The National Collegiate Athletic Association (NCAA) has sponsored women's tennis programs since 1966. Women's tennis has risen in global prominence and popularity within the NCAA.
Continued surveillance of athletic injuries in the NCAA is critical for identifying emerging injury trends and assessing injury prevention strategies.
Exposure and injury data collected in the NCAA Injury Surveillance Program from 2014–2015 through 2018–2019 were analyzed. Injury counts, rates, and proportions were used to describe injury characteristics, and injury rate ratios were used to examine differential injury rates.
The overall injury rate was 4.16 per 1000 athlete exposures. Injury to the shoulder, foot, and trunk were the most prevalent throughout the study period. Approximately 30% of all injury diagnoses were related to inflammatory conditions. Also, 32.1% of all injuries were time-loss injuries, and 45.0% of all injuries were non–time-loss injuries.
The findings of this study differed slightly from those of previous investigations, most notably with regard to injury rate by season segment and commonly injured body parts. Future surveillance efforts should attempt to capture the nuances of tennis competitions.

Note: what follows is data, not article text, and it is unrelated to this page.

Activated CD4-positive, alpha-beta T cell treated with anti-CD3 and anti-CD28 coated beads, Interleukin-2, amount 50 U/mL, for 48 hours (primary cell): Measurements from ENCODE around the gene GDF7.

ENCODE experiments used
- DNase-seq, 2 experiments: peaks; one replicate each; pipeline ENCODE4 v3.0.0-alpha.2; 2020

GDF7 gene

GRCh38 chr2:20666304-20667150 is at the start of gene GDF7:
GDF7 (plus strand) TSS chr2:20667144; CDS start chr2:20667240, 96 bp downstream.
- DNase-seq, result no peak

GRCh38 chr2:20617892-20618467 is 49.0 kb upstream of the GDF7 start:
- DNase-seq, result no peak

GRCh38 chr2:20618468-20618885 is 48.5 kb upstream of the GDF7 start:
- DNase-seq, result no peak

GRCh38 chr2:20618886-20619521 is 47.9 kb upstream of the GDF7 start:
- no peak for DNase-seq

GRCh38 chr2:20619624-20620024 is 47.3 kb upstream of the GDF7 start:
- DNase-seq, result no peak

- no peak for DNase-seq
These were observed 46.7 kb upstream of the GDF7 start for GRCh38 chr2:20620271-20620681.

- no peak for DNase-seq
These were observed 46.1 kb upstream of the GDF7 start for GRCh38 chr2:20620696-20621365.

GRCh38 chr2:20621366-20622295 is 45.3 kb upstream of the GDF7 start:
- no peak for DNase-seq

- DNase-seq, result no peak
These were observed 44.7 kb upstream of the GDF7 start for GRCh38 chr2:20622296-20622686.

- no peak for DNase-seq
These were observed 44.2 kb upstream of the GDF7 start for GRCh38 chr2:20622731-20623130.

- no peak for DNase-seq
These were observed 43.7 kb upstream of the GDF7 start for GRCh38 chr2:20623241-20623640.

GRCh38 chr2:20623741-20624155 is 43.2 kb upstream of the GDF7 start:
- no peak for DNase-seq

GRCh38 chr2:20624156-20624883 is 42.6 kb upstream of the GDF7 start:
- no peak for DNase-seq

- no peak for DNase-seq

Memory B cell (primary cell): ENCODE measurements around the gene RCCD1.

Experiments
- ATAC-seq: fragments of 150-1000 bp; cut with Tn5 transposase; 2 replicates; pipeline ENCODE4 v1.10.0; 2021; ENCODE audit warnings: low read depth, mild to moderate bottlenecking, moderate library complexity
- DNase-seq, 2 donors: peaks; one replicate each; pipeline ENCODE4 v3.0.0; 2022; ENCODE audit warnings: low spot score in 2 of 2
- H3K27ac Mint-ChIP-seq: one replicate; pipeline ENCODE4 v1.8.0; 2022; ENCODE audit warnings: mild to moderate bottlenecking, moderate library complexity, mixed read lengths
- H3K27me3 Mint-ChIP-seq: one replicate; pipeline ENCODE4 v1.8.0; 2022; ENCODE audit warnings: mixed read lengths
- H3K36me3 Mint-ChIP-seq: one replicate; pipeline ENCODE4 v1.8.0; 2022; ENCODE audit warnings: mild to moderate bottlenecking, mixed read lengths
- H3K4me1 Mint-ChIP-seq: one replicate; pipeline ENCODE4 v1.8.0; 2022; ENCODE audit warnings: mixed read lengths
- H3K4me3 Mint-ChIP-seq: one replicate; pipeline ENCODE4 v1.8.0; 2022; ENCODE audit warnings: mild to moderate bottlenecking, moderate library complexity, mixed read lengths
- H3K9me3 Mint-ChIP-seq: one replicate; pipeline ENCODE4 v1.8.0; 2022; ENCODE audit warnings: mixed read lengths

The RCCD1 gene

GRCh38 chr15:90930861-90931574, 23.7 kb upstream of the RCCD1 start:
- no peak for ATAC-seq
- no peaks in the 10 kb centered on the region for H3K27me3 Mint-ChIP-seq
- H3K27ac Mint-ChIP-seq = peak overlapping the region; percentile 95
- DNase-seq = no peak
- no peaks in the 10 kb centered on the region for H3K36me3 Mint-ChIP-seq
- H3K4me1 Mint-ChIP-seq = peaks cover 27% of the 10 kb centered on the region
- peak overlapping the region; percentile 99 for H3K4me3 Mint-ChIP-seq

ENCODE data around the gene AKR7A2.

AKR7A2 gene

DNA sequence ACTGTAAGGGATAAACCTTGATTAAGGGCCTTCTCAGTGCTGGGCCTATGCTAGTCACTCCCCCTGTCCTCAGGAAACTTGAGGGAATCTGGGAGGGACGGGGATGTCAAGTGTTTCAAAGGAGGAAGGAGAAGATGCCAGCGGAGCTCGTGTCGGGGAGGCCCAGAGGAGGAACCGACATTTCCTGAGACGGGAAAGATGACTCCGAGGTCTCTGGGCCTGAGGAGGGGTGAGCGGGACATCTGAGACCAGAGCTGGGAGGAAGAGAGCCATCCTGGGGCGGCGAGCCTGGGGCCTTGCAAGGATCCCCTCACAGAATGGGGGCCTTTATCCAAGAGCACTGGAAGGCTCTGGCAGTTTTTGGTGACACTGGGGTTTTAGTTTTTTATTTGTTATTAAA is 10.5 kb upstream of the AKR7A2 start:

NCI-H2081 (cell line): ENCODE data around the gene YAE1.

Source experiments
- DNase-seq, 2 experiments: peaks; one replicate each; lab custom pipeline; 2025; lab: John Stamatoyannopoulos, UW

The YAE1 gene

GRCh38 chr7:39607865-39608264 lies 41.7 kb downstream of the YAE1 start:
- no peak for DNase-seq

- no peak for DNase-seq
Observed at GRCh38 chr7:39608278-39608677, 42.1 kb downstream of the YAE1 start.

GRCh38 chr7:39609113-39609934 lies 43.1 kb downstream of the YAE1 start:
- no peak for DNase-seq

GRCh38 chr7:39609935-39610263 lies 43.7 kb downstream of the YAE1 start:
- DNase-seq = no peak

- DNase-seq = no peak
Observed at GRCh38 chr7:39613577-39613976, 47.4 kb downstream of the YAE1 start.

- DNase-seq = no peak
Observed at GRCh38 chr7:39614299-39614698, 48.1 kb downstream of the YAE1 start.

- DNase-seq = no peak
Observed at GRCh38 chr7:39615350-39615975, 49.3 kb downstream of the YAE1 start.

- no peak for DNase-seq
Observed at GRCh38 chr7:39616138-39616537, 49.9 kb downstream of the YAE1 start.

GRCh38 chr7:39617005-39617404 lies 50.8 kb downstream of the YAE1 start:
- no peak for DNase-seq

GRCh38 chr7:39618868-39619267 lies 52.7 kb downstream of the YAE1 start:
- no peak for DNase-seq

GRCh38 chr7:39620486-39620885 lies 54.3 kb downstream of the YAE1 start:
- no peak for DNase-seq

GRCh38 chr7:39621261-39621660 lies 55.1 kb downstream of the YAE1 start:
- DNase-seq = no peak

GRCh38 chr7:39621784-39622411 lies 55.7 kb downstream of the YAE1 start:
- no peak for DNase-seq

The Division I injury rate was greater than the Division II and Division III injury rates among women's tennis players.
Injury to the shoulder comprised the largest proportion of all injuries and similar proportions were observed across competition and practice related injuries.
One-third of all reported injuries were classified as time loss (> 1 day), the most prevalent mechanisms of injury were overuse and non-contact.
Tennis is an international sport with 87 million players worldwide, nearly half of whom are women,1 that play across various (recreational to professional) competitive and lucrative levels. The United States has the highest percentage of ranking women's junior tennis players in the world, many of whom may go on to participate in intercollegiate athletics.1 The widespread popularity and scope of women's tennis results in injuries among women's tennis athletes that differ between novice and experienced players.2 Women's tennis has been included in the National Collegiate Athletic Association (NCAA) since 1966, and participation among NCAA member schools has continued to grow. As of 2018–2019, 904 women's tennis programs competed in NCAA championships.3 Elite women's tennis players competing at the NCAA level are a unique and substantial population that warrants specific attention for injury surveillance. Additionally, to excel in this sport, these elite athletes perform highly technical actions that impose shear biomechanical stress on their musculoskeletal system; therefore, regularly describing the nature of and outcomes (including time loss [TL]) after injuries in this population is also critical.4